Don't panic! In this article I will show you how to increase your chances of guessing the correct answer even when you have absolutely no idea what the question is asking The entire ASVAB exam is presented in multiple choice format.
This means that even if you do not know the answer to a specific question, or perhaps you don't even understand what the question is asking for, you can still get points for the correct answer How? By GUESSING of course But don't just guess based on some silly trick you've learned such as 'the answer is always C or chanting "eeny meeny miny mo" How you guess on a question will help determine how accurately your guess turns out And so the first rule for the ASVAB: NEVER leave a single question blank But how do you guess? Let's look at some mathematical statistics.
If a question has 4 possible answer choices, and you leave it blank, you get no credit.
This leaves you with the same score as the next person who answers the question incorrectly.
However, if you blindly choose 1 of the 4 answer choices, you have a 1 in 4 or 25% chance of getting the answer right.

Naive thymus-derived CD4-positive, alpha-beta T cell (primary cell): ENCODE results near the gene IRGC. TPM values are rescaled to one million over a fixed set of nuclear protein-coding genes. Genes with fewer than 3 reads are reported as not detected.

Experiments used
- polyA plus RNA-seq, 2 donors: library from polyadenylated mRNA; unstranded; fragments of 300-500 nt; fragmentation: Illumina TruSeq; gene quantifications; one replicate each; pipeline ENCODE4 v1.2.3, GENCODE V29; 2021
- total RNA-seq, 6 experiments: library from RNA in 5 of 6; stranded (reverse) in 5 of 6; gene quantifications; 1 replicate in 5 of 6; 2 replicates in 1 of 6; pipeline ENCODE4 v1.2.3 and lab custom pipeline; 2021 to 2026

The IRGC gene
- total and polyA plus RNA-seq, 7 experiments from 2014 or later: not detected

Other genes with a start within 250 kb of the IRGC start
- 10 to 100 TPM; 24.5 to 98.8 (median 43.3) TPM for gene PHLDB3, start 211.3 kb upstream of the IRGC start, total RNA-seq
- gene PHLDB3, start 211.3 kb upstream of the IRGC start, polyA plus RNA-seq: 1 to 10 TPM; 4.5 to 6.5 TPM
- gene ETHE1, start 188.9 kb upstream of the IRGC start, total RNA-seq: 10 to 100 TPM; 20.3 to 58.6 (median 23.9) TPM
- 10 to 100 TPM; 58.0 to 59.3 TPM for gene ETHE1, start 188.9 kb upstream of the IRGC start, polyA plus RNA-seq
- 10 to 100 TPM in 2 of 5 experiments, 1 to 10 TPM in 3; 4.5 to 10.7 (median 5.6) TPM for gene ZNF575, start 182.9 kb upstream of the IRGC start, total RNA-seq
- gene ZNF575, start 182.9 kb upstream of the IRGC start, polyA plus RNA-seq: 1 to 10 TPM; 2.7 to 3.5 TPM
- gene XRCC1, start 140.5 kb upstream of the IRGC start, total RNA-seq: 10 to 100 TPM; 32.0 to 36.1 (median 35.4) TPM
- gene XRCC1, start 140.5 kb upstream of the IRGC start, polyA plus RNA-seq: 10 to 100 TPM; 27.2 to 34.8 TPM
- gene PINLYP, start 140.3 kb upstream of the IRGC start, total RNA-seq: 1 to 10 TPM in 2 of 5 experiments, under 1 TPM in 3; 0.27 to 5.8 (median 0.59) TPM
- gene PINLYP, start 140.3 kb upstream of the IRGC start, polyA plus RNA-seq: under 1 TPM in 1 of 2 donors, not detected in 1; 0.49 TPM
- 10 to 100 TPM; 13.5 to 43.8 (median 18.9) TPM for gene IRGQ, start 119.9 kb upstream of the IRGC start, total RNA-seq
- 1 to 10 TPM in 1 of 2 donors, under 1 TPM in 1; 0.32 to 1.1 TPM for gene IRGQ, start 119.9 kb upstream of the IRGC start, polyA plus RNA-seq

Logic then dictates that if you guess on 4 questions, you will likely guess correctly on at least one.
Let's underestimate your power to guess on the ASVAB by taking into account factors like nerves and a feeling of panic and lower this ratio to 1 in 5 guessed correctly.
This still gives you a decent set of odds assuming you know the answer to enough additional questions.
However, you may come across a question you halfway recognize.
And even if you don't know the answer, you can comfortably rule out one or two choices that are obviously incorrect.
If you don't know the answer, but rule out 1 of the 4 choices.
You are now left with a 1 in 3 guess therefor a 33% chance of guessing right.
If you can rule out 2 choices you are left with 2 options and therefor have a 50% chance of guessing correct.
So don't completely disregard questions you don't know.
I've come across students who get very good at guessing and score quite decently on questions they are unsure of.